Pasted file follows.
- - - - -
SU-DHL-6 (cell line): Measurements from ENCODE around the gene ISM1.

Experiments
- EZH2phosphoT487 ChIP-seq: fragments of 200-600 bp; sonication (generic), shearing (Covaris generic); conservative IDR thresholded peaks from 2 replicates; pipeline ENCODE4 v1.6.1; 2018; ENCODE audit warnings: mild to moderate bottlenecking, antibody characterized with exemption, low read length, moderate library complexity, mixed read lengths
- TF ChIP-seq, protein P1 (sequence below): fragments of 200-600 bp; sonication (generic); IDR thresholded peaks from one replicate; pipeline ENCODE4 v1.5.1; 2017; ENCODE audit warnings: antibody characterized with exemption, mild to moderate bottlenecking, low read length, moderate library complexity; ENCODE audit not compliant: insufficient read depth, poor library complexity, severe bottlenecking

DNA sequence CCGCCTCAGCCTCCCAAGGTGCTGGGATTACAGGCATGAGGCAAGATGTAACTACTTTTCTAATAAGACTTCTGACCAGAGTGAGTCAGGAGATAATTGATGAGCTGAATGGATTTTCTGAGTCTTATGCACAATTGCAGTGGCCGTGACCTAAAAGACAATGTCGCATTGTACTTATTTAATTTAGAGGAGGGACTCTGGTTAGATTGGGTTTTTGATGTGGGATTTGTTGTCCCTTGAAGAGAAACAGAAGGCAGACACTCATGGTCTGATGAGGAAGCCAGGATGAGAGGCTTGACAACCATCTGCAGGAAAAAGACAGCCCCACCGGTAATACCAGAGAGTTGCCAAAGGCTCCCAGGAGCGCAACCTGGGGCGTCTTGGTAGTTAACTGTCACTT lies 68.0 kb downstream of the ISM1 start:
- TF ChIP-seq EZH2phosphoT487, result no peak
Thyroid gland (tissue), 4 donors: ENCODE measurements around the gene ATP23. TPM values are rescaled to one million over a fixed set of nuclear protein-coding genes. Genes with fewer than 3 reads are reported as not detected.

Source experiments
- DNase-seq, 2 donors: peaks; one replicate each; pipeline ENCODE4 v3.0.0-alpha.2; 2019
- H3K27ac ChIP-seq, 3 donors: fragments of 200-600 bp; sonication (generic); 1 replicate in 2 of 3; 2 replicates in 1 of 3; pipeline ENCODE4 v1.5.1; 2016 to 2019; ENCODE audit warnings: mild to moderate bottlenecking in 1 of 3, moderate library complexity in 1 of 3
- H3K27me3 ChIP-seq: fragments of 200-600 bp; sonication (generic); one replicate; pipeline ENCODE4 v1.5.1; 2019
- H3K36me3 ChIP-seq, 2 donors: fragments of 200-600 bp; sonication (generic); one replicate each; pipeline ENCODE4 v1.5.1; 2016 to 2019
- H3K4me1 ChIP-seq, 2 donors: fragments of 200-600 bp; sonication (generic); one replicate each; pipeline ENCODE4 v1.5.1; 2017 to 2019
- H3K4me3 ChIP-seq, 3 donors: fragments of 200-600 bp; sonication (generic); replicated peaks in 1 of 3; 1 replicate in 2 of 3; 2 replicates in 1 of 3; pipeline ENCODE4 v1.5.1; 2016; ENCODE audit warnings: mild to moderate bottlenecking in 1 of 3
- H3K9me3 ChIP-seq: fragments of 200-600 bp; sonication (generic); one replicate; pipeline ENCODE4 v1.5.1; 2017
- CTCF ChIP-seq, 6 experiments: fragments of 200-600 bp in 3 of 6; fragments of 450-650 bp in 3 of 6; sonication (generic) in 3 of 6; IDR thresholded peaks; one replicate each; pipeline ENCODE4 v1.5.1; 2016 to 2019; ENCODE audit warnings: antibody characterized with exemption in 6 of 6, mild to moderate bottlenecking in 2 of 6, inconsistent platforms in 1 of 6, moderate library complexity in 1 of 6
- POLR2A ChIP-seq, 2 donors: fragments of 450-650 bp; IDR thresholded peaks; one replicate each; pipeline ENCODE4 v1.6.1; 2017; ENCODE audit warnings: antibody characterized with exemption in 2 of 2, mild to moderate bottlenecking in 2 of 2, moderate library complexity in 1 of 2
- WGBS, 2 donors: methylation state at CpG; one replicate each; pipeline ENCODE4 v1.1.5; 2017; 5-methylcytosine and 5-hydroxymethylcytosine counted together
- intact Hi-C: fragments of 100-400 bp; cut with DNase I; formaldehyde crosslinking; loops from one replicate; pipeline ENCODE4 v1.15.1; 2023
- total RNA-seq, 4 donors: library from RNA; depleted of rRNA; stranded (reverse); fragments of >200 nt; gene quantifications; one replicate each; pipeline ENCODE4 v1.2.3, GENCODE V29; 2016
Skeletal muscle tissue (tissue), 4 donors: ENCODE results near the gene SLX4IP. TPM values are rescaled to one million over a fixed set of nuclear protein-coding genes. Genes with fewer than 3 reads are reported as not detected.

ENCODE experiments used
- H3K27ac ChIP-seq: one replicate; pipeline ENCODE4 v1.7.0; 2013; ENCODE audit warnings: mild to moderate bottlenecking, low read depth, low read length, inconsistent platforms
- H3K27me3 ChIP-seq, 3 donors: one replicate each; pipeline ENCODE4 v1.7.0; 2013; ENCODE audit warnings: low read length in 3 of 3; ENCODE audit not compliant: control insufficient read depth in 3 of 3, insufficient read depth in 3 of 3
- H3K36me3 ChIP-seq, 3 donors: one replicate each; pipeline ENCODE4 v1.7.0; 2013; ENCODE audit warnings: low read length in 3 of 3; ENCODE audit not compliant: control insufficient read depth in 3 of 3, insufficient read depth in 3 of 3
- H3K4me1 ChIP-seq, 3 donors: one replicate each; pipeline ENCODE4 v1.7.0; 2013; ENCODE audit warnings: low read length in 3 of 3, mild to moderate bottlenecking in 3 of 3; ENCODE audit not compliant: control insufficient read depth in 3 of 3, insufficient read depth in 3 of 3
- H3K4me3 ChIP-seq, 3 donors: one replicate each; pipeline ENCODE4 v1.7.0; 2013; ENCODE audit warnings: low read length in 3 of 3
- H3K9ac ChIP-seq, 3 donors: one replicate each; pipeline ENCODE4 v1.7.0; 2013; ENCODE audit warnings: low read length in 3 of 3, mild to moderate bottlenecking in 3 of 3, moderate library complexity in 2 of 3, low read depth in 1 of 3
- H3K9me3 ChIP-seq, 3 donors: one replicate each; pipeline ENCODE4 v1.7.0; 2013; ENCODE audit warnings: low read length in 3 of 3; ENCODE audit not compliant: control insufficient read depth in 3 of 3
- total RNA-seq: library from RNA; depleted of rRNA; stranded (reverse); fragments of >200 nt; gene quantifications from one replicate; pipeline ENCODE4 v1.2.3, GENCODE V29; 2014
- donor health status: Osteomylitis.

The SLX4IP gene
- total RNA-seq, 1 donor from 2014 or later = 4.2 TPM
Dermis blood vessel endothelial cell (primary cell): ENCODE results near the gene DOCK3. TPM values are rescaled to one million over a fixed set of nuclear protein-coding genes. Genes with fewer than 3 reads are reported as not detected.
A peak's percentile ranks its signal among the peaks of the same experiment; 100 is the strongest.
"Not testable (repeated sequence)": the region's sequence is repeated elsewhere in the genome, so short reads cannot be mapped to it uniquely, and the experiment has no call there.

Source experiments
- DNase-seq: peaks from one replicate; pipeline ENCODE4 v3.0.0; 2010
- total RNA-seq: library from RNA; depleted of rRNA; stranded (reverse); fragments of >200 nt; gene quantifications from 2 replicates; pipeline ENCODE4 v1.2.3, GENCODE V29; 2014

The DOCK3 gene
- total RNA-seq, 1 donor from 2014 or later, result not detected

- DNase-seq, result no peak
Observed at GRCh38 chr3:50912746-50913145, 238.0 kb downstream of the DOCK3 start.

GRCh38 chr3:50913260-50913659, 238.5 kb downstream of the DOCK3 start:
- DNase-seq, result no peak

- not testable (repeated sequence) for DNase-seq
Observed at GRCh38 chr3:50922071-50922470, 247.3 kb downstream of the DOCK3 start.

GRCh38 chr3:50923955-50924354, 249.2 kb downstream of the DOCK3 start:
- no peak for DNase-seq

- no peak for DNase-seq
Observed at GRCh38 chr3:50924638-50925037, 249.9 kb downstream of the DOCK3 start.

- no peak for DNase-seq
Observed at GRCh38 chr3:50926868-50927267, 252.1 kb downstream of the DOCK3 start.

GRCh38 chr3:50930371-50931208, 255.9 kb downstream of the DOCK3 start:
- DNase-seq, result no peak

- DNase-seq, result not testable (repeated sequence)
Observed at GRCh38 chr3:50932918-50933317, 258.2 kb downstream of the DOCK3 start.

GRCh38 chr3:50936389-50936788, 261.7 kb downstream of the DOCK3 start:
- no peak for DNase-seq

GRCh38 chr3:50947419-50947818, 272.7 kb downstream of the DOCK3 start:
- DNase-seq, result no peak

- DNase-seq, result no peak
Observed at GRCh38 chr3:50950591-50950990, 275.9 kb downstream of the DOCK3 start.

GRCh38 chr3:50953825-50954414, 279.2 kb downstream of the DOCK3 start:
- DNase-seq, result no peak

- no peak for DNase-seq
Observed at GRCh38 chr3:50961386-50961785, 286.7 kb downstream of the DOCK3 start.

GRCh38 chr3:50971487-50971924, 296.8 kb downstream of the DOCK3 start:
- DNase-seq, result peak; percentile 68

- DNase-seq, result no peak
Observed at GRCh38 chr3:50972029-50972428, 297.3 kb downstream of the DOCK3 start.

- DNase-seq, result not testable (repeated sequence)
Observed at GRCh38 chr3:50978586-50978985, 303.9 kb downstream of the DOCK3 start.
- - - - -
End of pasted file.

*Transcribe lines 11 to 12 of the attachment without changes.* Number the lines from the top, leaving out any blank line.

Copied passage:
- H3K27me3 ChIP-seq: fragments of 200-600 bp; sonication (generic); one replicate; pipeline ENCODE4 v1.5.1; 2019
- H3K36me3 ChIP-seq, 2 donors: fragments of 200-600 bp; sonication (generic); one replicate each; pipeline ENCODE4 v1.5.1; 2016 to 2019